We tested the six-probe assay against DNA (or, in a few cases, artificial PCR target amplicons) from each of the 133 bacterial species in the reference set. This procedure was repeated six different times with different master mixes over a period of 3 months in order to introduce as much experimental variability as possible. The results were used to create a Tm signature look-up table, which listed the mean Tm value that each SMB generated in the presence of each target (see Table S5 in the supplemental material). The assay was then repeated blindly using coded DNA aliquots, and the identity of the samples was determined by calculating the distance index (D) between each unknown Tm signature with signatures in the look-up table. The reference species with the smallest D value identified the blinded sample (Table (Table2).2). The assay reproducibly generated 111 Tm signatures out of the 119 distinct sequence types (Fig. (Fig.3).3). A total of 104 of the Tm signatures corresponded to unique sequence types while 7 Tm signatures could not completely resolve DNA sequences but instead specifically identified six groups of two sequence types each and one group of three sequences types. With two exceptions, each group contained bacterial species from the same genera. The exceptions were the species pairs (i) Bartonella henselae and Campylobacter jejuni and (ii) Enterobacter cloacae and Klebsiella oxytoca, which produced indistinguishable Tm signatures even though their target sequences differed marginally. Thus, the assay was highly successful in detecting DNA sequence differences within the region probed by the SMBs. As a consequence, virtually all of the bacterial species within the reference set were either individually identified or else categorized into clinically useful groups of related species (Table (Table2).2). Significantly, the Tm values generated by each SMB probe hybridizing to DNA from the same bacterial species was highly reproducible, usually varying less than ±0.5°C (Fig. (Fig.3).3). The species-specific signatures were stable regardless of the quantity of DNA added to the PCR, to a lower limit of detection of ~500 genome equivalents for different bacteria spiked into blood, or if large amounts (up to 50 mg) of interfering human DNA was present (data not shown).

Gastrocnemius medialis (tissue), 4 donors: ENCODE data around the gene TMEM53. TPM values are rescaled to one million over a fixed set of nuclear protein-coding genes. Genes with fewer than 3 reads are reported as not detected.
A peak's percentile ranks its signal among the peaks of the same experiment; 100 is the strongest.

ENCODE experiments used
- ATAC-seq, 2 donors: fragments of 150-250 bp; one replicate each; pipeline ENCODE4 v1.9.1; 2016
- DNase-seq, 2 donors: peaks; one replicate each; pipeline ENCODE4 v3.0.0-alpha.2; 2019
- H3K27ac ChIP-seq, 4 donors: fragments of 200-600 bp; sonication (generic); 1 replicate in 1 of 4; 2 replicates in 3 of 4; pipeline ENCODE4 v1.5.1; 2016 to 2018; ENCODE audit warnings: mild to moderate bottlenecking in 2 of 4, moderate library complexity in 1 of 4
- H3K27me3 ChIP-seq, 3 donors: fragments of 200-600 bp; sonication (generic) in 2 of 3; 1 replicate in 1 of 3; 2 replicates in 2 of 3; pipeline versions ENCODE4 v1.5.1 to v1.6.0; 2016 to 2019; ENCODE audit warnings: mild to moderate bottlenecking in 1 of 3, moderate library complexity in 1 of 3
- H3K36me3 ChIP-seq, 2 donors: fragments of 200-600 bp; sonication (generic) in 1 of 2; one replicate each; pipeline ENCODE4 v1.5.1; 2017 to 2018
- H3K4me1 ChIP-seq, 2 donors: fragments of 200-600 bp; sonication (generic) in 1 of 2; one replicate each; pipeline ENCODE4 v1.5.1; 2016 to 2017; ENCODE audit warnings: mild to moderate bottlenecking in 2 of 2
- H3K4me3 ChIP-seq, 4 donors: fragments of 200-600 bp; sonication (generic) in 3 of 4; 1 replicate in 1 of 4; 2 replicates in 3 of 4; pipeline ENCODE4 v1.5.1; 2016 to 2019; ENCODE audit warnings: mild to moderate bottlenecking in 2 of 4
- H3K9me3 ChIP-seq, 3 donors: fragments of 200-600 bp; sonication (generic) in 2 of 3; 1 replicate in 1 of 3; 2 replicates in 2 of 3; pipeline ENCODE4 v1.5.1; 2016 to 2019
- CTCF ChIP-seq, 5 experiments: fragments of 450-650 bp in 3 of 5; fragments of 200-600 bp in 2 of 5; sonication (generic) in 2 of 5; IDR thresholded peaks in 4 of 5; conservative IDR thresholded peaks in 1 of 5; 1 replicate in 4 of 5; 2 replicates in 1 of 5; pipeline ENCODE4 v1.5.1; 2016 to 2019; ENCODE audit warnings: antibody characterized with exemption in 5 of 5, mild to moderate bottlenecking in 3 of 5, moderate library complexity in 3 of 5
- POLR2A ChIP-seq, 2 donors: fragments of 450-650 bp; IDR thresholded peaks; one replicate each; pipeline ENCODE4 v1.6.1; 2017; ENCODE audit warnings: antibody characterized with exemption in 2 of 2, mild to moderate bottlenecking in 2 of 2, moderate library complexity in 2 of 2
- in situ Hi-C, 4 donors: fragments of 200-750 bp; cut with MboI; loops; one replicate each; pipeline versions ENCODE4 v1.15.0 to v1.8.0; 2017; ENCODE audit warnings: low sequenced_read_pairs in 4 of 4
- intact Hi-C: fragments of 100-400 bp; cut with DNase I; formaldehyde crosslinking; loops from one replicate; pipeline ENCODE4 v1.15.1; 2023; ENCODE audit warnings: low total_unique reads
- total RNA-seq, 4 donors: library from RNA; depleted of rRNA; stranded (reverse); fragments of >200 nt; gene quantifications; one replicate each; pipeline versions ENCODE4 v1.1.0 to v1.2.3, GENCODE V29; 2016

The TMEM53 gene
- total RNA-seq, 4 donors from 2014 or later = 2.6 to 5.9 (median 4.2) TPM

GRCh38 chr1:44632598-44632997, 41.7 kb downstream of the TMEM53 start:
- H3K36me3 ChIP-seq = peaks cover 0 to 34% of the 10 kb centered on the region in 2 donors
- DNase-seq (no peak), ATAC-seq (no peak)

We performed a blinded evaluation of 164 clinical isolates from 158 patients in the course of their clinical diagnostic evaluations. Subsequent decoding showed that these samples represented 19 genera and 41 species, which included virtually all of the bacterial species commonly isolated in clinical laboratories (12, 13) (Fig. (Fig.4).4). Six separate PCR assays, each containing a different SMB probe, were performed with the DNA from each isolate. The resulting Tm signatures were used to generate D values for each isolate. In the relatively rare cases where the Tm signatures were identical in more than one species, D values were used to assign each unknown to a species “group.” To account for the clinical isolates that were not present in our species reference set, we added an indeterminate category to this study, defined as samples generating D values of >5.0. We were able to make correct assignments for 159 out of 164 isolates (a concordance of 97%; 95% confidence interval [CI], 94.3% to 99.6%). The five isolates that could not be correctly identified were assigned to the indeterminate group due to high D values; and no isolate was wrongly identified (specificity, 100%). Examining the five indeterminate samples showed that four consisted of species (two Pseudomonas aeruginosa and one each of E. cloacae and Neisseria gonorrhoeae) that should have been identified. In each case, miss-assignment to the indeterminate category was due to a manual error in deciphering the low Tm values by the blinded data interpreter, causing one or more Tm values to be erroneously entered as zero. DNA sequence analysis of the fifth isolate revealed it to be Streptococcus pseudoporcinus, which was absent from our reference set and, thus, not expected to be detected by our assay. When this one isolate was excluded from our study, the corrected assay concordance was 97.5% (95% CI, 95.2% to 99.9%).